Build your vocabulary with Merriam-Webster's Word of the Day! Each day a Merriam-Webster editor offers insight into a fascinating new word -- explaining its meaning, current use, and little-known details about its origin.
October 31st, 2015
Episode 366 of 758 episodes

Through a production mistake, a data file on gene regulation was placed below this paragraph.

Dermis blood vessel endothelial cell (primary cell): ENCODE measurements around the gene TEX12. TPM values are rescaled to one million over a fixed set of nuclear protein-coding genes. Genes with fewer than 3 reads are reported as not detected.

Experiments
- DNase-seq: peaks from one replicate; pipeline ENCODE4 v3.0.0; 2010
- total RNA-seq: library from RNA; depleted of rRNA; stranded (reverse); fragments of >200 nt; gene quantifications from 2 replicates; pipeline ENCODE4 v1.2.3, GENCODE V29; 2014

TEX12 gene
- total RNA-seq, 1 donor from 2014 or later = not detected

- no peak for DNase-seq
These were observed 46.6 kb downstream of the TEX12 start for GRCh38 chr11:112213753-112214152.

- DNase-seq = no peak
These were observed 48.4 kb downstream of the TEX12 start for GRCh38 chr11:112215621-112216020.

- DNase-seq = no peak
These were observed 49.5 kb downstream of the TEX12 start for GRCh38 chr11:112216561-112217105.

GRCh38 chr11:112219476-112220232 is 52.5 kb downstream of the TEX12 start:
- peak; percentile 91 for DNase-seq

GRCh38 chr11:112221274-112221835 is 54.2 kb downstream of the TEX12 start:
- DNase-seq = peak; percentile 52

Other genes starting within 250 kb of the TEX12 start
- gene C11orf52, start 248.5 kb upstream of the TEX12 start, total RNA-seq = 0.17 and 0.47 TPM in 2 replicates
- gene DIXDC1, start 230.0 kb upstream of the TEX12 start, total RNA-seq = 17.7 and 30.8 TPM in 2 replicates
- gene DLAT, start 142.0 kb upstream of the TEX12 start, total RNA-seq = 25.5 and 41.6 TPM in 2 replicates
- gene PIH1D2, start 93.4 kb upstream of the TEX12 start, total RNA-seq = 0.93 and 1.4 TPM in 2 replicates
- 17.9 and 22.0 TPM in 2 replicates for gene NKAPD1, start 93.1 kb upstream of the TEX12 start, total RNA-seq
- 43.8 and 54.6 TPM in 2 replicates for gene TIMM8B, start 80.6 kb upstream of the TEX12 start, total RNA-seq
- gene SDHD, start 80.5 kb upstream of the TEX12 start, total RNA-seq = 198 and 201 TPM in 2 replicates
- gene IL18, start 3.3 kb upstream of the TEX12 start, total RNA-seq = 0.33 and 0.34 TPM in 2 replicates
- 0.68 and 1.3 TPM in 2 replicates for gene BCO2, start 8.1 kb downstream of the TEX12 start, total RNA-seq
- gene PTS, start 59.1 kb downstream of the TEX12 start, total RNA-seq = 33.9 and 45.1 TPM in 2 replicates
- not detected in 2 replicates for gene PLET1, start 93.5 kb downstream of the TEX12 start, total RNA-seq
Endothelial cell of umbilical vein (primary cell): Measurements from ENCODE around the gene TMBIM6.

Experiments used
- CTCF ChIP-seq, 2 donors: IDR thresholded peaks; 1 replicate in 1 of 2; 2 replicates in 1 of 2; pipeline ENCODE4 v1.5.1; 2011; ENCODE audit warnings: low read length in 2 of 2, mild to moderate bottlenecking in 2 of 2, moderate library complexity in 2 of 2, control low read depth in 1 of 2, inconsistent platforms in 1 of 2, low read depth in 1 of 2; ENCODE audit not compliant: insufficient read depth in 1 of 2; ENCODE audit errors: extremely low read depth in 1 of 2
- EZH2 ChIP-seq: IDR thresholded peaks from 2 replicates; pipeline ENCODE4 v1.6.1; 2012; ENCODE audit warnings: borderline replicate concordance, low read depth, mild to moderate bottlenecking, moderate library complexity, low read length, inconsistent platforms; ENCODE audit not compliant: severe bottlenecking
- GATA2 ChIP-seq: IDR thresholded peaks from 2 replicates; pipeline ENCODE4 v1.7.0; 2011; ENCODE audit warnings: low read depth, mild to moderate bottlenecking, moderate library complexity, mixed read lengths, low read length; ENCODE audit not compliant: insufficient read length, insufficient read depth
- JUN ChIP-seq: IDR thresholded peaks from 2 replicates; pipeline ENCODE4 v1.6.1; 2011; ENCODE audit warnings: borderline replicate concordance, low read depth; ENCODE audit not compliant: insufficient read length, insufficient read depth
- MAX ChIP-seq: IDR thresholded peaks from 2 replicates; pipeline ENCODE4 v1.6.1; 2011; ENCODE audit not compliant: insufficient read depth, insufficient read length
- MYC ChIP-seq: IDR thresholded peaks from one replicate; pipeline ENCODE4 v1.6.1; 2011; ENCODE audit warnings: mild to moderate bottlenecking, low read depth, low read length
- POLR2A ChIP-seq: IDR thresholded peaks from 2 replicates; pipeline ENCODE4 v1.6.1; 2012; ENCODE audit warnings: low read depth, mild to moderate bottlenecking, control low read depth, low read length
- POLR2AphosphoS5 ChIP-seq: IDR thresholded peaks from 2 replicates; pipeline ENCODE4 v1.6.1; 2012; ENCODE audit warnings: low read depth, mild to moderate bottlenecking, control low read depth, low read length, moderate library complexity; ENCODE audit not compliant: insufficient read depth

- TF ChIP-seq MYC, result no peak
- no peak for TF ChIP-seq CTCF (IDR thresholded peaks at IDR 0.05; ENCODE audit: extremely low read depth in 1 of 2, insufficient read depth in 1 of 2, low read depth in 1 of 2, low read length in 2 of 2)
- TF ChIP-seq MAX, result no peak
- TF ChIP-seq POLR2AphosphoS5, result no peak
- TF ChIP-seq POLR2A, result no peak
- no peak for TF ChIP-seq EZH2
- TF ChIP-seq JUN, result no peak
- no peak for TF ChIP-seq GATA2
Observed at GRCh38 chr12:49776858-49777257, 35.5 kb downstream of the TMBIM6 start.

Merriam-Webster's Word of the Day for October 31, 2015 is: ebullient \ih-BULL-yunt\ adjective 1 : boiling, agitated 2 : having or showing liveliness and enthusiasm : exuberant Examples: "Keegan, effortlessly ebullient even on his worst days, is probably the easiest person in the history of civilization to have a conversation with." Jay Martel, The New Yorker (online), 9 Sept. 2015 "You have to feel ebullient in what you're wearing. Especially in the spring, you want to enjoy yourself." Alexa Adams, quoted in Reuters UK, 16 Sept. 2015 Did you know? Someone who is ebullient is bubbling over with enthusiasm, so it shouldn't be much of a surprise that the adjective ebullient derives from the Latin verb ebullire, which means "to bubble out." (The stem bullire is an ancestor of our word boil and derives from bulla, the Latin word for "bubble.") In its earliest known uses in English in the late 1500s, ebullient was used in the sense of "boiling" or "bubbling" that might have described a pot simmering on the stove. Only later did the word's meaning broaden to encompass emotional agitation (particularly of the exuberant kind) in addition to the tempestuous roiling of a boiling liquid.